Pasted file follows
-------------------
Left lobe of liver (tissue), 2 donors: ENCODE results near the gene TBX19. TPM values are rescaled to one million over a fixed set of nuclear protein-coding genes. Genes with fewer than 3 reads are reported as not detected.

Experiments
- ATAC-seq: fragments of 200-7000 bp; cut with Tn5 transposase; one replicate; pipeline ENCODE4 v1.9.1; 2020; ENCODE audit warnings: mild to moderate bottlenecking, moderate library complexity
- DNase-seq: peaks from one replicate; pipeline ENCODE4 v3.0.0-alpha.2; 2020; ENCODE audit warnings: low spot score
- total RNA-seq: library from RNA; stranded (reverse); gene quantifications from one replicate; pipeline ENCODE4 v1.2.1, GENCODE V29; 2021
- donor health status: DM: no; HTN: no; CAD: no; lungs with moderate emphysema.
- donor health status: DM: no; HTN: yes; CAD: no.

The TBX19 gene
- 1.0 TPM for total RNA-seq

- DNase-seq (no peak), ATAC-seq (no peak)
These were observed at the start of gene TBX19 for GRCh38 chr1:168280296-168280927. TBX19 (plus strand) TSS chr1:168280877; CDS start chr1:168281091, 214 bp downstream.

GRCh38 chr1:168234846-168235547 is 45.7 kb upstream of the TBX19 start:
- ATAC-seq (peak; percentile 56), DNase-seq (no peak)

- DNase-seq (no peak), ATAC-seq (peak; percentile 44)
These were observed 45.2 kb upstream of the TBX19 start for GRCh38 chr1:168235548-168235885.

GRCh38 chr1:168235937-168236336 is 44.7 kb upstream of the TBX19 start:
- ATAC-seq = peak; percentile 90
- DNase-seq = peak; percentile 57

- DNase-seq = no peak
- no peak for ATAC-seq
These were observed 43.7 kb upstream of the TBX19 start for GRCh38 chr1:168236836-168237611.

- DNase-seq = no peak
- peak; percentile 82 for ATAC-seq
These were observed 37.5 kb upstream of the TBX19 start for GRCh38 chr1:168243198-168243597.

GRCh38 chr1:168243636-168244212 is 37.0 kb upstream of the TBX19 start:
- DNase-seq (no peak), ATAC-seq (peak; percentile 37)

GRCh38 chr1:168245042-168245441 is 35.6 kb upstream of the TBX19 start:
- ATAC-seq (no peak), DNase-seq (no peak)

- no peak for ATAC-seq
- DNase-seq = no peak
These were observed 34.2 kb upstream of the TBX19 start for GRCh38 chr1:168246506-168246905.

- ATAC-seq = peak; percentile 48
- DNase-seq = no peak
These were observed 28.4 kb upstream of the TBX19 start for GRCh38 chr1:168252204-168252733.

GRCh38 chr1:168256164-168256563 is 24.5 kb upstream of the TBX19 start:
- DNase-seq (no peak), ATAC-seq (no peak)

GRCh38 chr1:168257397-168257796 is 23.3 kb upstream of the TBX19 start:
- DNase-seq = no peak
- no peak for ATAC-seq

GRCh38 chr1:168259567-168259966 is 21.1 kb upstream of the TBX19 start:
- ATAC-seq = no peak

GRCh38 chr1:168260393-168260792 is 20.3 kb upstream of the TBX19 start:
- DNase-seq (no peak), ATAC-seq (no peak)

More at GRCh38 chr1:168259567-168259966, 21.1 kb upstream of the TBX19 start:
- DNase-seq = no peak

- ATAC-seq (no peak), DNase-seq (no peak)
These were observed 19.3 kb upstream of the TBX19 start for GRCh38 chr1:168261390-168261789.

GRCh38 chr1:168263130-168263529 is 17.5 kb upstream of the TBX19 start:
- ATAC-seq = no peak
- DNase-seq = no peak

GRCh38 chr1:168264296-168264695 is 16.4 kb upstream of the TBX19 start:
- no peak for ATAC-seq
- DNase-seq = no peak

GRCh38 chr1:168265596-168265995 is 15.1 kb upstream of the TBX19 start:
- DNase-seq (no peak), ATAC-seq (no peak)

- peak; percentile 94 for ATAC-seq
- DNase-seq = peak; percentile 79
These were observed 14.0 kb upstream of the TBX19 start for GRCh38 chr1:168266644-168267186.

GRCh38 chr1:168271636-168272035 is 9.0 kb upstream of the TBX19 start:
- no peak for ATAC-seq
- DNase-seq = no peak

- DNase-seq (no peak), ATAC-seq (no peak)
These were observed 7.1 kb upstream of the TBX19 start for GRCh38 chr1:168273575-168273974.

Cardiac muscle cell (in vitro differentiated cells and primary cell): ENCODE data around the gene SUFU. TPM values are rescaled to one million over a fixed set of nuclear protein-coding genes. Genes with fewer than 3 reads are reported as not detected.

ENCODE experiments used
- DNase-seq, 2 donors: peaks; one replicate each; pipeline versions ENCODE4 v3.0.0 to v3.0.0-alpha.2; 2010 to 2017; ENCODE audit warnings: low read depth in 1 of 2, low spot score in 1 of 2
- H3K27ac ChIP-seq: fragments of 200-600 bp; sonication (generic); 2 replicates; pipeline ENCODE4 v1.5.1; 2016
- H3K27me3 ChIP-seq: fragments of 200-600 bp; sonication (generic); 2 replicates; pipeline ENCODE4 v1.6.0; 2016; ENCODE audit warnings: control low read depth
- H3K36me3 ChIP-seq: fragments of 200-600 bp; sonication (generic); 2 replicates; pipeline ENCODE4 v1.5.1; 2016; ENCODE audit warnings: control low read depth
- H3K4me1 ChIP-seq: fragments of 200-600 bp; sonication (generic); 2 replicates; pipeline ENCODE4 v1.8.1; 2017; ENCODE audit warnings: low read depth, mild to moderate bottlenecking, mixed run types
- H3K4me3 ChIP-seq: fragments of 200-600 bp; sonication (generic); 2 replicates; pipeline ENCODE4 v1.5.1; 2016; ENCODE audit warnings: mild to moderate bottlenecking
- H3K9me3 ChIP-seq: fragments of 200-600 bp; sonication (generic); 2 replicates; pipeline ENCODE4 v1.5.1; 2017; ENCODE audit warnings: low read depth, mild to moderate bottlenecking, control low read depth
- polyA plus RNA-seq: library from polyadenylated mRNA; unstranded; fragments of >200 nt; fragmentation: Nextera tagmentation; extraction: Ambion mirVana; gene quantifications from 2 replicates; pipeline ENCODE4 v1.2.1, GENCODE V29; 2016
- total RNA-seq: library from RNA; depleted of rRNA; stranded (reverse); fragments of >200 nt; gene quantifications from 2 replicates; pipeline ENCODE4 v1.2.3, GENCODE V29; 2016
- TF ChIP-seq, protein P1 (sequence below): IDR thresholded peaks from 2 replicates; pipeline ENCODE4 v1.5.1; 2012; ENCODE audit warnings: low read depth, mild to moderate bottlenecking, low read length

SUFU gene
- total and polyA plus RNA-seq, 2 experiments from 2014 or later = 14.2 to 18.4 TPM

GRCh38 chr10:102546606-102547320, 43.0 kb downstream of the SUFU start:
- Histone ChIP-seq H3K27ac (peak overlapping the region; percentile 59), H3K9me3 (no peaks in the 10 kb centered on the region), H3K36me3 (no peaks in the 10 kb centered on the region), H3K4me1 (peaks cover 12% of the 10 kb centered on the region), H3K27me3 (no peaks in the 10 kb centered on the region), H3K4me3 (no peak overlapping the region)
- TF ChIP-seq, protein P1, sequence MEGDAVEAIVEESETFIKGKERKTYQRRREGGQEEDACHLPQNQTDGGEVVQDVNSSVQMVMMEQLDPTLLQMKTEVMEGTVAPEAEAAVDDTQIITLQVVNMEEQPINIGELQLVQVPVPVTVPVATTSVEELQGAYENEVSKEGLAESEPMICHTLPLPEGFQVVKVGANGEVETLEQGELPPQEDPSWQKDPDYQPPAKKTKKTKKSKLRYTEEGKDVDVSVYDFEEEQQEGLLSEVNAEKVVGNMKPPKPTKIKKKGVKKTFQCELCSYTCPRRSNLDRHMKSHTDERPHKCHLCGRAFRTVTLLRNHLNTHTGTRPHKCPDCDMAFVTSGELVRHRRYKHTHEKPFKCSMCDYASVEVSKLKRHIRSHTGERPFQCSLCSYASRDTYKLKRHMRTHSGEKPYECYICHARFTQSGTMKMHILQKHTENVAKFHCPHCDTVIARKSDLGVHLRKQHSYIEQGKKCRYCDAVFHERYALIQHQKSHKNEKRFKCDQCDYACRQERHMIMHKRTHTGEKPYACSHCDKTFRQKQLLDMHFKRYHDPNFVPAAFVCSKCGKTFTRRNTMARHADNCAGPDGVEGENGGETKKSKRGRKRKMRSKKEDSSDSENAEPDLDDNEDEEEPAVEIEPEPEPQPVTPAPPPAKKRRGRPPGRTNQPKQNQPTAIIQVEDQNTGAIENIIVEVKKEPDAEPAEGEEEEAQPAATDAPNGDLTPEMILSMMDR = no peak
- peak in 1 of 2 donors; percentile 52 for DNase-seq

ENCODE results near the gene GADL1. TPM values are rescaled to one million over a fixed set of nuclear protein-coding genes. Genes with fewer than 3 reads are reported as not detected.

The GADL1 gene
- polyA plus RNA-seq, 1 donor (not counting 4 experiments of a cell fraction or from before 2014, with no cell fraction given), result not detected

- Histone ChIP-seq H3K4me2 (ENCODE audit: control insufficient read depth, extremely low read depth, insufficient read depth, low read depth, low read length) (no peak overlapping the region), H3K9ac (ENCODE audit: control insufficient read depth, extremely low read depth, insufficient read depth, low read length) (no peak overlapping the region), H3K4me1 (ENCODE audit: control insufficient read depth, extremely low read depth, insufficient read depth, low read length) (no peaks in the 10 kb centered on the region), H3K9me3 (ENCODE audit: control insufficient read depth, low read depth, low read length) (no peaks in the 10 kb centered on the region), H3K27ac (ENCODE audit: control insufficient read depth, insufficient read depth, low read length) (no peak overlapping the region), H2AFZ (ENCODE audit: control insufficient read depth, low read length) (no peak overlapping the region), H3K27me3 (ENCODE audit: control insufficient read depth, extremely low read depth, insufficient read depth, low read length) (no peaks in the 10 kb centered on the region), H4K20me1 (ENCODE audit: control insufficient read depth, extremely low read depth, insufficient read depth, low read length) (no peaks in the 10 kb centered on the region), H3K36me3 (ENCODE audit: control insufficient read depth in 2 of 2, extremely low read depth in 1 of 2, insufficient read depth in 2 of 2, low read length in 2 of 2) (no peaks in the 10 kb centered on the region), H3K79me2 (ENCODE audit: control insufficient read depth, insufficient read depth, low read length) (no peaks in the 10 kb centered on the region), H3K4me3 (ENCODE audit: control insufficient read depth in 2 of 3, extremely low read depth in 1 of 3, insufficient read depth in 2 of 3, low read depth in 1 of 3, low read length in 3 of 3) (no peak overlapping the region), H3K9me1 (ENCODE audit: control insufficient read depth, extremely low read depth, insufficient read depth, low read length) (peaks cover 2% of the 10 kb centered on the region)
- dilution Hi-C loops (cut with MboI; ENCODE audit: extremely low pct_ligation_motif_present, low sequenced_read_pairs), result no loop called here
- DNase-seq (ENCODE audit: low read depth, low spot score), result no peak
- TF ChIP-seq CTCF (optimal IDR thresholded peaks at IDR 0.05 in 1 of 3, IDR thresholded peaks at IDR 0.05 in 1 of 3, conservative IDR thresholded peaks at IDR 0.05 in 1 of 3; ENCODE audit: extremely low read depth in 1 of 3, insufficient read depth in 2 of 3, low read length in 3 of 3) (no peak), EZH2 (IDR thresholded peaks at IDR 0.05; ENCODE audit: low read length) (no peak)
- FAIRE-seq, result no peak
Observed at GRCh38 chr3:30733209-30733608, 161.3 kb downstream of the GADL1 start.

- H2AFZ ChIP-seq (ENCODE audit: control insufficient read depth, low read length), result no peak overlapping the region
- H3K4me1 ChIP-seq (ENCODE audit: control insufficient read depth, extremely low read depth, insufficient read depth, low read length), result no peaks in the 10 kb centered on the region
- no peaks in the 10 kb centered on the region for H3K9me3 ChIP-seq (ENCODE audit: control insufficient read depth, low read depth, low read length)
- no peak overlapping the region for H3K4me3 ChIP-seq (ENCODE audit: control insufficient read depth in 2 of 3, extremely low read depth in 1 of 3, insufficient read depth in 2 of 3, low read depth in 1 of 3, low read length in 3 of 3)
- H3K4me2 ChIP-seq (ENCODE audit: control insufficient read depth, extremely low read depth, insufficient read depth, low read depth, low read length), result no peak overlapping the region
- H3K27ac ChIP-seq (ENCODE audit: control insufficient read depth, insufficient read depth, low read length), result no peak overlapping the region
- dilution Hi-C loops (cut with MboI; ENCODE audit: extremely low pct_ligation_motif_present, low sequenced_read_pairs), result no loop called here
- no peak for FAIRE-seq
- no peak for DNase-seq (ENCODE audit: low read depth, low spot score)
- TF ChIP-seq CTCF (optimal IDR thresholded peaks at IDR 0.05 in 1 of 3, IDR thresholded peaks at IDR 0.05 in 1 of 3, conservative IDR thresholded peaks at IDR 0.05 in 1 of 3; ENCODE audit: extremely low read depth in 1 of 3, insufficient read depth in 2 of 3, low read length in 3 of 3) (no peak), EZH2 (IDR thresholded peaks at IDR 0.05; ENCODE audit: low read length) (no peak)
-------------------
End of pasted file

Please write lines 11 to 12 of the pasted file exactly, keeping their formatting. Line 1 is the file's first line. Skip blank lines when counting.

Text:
These were observed at the start of gene TBX19 for GRCh38 chr1:168280296-168280927. TBX19 (plus strand) TSS chr1:168280877; CDS start chr1:168281091, 214 bp downstream.

GRCh38 chr1:168234846-168235547 is 45.7 kb upstream of the TBX19 start: